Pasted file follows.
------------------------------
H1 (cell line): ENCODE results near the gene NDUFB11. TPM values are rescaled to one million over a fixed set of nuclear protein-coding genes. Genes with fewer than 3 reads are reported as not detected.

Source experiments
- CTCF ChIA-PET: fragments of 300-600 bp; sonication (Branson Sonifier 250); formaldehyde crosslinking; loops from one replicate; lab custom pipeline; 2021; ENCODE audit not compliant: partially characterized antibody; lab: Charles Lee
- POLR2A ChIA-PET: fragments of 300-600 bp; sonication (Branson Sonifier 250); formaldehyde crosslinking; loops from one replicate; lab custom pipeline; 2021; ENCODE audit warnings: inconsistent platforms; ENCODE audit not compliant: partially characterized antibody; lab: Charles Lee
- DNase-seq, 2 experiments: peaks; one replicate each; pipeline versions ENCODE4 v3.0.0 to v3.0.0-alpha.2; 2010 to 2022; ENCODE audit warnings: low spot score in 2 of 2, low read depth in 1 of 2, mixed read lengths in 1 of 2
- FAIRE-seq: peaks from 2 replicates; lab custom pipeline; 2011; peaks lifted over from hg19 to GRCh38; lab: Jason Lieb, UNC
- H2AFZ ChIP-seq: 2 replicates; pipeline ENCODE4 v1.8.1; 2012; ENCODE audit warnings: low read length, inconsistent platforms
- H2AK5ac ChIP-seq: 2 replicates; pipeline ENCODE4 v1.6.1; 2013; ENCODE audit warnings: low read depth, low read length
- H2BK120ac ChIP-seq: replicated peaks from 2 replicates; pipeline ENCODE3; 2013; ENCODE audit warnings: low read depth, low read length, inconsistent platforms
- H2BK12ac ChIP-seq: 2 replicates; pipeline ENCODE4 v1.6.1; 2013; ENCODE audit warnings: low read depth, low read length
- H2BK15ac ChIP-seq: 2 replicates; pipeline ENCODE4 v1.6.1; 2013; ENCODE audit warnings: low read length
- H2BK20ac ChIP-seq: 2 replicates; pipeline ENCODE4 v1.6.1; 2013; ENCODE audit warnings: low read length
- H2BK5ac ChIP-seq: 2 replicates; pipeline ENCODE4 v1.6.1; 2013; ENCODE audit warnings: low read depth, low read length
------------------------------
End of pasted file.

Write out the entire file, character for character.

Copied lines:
H1 (cell line): ENCODE results near the gene NDUFB11. TPM values are rescaled to one million over a fixed set of nuclear protein-coding genes. Genes with fewer than 3 reads are reported as not detected.

Source experiments
- CTCF ChIA-PET: fragments of 300-600 bp; sonication (Branson Sonifier 250); formaldehyde crosslinking; loops from one replicate; lab custom pipeline; 2021; ENCODE audit not compliant: partially characterized antibody; lab: Charles Lee
- POLR2A ChIA-PET: fragments of 300-600 bp; sonication (Branson Sonifier 250); formaldehyde crosslinking; loops from one replicate; lab custom pipeline; 2021; ENCODE audit warnings: inconsistent platforms; ENCODE audit not compliant: partially characterized antibody; lab: Charles Lee
- DNase-seq, 2 experiments: peaks; one replicate each; pipeline versions ENCODE4 v3.0.0 to v3.0.0-alpha.2; 2010 to 2022; ENCODE audit warnings: low spot score in 2 of 2, low read depth in 1 of 2, mixed read lengths in 1 of 2
- FAIRE-seq: peaks from 2 replicates; lab custom pipeline; 2011; peaks lifted over from hg19 to GRCh38; lab: Jason Lieb, UNC
- H2AFZ ChIP-seq: 2 replicates; pipeline ENCODE4 v1.8.1; 2012; ENCODE audit warnings: low read length, inconsistent platforms
- H2AK5ac ChIP-seq: 2 replicates; pipeline ENCODE4 v1.6.1; 2013; ENCODE audit warnings: low read depth, low read length
- H2BK120ac ChIP-seq: replicated peaks from 2 replicates; pipeline ENCODE3; 2013; ENCODE audit warnings: low read depth, low read length, inconsistent platforms
- H2BK12ac ChIP-seq: 2 replicates; pipeline ENCODE4 v1.6.1; 2013; ENCODE audit warnings: low read depth, low read length
- H2BK15ac ChIP-seq: 2 replicates; pipeline ENCODE4 v1.6.1; 2013; ENCODE audit warnings: low read length
- H2BK20ac ChIP-seq: 2 replicates; pipeline ENCODE4 v1.6.1; 2013; ENCODE audit warnings: low read length
- H2BK5ac ChIP-seq: 2 replicates; pipeline ENCODE4 v1.6.1; 2013; ENCODE audit warnings: low read depth, low read length